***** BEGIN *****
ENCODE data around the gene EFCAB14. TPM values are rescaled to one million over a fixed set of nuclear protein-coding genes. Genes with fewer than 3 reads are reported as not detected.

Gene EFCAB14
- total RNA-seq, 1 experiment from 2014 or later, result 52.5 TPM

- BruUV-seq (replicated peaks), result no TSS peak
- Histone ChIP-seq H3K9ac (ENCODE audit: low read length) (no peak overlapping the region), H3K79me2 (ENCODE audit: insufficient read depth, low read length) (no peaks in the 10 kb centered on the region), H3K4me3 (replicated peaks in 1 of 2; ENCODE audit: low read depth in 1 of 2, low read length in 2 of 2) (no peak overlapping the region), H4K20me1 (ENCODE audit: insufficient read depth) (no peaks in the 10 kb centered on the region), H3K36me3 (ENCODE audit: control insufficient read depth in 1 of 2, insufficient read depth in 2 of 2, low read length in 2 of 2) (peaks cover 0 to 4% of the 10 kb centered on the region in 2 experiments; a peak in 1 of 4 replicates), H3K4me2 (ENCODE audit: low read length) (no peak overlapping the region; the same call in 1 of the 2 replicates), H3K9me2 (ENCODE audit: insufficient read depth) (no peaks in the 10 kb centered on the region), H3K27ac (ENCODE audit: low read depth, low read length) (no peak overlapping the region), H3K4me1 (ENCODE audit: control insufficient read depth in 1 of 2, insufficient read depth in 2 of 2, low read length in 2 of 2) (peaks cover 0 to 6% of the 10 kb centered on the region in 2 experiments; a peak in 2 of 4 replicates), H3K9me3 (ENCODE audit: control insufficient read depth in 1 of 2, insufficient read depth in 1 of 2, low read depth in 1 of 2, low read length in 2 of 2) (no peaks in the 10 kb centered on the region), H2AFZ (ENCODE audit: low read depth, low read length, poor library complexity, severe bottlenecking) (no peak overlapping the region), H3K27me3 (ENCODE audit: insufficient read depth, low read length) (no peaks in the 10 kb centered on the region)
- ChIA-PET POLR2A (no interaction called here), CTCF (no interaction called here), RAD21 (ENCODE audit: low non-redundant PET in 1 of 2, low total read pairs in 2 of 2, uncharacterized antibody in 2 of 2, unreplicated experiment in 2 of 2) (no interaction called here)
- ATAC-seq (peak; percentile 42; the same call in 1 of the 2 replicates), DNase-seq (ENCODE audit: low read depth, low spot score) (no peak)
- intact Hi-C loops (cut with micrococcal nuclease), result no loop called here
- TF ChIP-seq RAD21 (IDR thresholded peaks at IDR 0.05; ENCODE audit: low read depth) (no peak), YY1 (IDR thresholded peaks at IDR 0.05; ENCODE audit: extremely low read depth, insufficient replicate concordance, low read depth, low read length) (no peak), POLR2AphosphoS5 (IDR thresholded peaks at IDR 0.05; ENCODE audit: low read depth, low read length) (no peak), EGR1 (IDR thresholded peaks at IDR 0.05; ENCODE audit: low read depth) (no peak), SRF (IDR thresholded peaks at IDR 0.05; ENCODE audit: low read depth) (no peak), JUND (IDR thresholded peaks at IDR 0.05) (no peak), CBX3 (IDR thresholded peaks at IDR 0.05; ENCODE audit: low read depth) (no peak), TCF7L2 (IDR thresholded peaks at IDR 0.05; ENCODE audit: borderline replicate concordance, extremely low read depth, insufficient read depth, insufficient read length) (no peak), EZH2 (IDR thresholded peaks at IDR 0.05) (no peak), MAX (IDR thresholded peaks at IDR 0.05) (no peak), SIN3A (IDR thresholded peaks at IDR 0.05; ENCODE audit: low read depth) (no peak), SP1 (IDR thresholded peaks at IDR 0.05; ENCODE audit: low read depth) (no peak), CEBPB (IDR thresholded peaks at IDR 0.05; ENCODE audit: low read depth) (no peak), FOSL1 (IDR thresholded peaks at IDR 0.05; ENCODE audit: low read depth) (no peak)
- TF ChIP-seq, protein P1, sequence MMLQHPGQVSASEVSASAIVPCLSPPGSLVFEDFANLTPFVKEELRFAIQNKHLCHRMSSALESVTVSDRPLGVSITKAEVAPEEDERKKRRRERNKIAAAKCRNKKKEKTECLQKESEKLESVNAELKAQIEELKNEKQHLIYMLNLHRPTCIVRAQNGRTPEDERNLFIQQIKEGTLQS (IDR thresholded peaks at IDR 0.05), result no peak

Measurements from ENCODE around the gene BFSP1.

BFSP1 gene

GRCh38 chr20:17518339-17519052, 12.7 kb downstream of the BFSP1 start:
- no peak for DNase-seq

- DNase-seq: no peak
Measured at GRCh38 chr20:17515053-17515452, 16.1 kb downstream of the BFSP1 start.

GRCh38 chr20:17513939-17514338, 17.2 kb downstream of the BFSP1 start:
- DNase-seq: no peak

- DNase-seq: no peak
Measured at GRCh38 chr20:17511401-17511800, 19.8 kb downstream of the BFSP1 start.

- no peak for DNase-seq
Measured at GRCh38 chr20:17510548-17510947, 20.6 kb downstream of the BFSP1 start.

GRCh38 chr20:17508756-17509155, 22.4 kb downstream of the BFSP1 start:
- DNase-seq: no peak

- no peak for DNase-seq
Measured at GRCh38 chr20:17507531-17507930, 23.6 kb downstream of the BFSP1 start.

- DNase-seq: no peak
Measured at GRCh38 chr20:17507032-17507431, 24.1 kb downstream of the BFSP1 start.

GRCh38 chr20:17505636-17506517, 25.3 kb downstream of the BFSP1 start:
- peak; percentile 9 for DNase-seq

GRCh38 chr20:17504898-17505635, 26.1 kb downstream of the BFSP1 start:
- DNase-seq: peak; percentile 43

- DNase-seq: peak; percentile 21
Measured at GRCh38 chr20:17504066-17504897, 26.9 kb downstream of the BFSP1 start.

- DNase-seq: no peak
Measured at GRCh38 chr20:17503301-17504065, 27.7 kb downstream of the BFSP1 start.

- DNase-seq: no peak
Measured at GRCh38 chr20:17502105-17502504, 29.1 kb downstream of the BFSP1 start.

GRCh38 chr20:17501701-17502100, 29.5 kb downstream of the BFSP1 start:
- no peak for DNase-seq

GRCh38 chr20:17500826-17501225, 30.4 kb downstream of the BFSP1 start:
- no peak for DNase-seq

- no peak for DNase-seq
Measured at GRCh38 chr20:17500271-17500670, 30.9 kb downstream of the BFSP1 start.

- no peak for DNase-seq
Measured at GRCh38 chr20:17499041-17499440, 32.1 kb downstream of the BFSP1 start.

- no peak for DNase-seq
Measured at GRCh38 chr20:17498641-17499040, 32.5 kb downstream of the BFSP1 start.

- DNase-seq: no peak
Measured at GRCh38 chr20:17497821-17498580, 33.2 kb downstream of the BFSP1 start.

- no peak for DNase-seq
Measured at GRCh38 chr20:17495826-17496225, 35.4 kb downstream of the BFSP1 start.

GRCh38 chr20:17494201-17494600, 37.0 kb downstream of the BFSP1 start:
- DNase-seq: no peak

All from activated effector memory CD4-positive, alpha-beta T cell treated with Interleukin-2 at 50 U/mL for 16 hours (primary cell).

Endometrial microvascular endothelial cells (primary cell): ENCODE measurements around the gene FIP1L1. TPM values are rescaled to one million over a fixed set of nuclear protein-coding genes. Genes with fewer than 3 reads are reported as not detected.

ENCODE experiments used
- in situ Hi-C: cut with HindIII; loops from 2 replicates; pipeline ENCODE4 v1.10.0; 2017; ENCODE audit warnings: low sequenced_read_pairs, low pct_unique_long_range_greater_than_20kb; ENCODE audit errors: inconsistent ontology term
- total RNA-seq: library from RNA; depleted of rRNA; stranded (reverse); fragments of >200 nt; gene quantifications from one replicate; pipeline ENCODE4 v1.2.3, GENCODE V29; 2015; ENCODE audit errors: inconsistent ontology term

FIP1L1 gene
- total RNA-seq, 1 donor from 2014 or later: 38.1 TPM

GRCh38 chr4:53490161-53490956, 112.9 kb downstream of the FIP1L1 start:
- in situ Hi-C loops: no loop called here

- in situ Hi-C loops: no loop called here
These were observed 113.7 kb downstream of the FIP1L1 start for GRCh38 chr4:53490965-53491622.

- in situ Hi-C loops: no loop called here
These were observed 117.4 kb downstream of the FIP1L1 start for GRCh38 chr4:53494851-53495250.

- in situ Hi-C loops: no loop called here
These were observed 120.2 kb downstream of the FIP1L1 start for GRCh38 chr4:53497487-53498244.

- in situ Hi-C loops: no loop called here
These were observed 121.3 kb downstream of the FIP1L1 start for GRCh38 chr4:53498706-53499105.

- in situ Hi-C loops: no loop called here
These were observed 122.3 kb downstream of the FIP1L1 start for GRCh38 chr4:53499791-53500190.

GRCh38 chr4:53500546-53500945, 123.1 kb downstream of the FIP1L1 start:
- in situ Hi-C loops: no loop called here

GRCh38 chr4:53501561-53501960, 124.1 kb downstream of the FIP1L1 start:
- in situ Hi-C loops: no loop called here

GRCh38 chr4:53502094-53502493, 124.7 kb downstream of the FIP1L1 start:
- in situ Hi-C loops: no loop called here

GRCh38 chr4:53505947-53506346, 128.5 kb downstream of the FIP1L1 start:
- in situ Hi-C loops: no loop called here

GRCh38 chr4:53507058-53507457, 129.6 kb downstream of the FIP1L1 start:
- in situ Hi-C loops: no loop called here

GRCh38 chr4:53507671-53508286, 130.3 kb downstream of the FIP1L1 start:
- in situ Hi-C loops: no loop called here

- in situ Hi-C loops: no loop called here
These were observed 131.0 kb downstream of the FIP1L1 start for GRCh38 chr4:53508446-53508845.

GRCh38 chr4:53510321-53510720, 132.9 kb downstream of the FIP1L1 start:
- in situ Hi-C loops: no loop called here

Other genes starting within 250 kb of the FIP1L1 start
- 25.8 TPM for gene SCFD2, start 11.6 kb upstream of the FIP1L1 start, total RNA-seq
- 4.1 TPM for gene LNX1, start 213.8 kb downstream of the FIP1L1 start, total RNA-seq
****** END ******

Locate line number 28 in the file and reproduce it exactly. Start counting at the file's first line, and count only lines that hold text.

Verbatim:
Measured at GRCh38 chr20:17507032-17507431, 24.1 kb downstream of the BFSP1 start.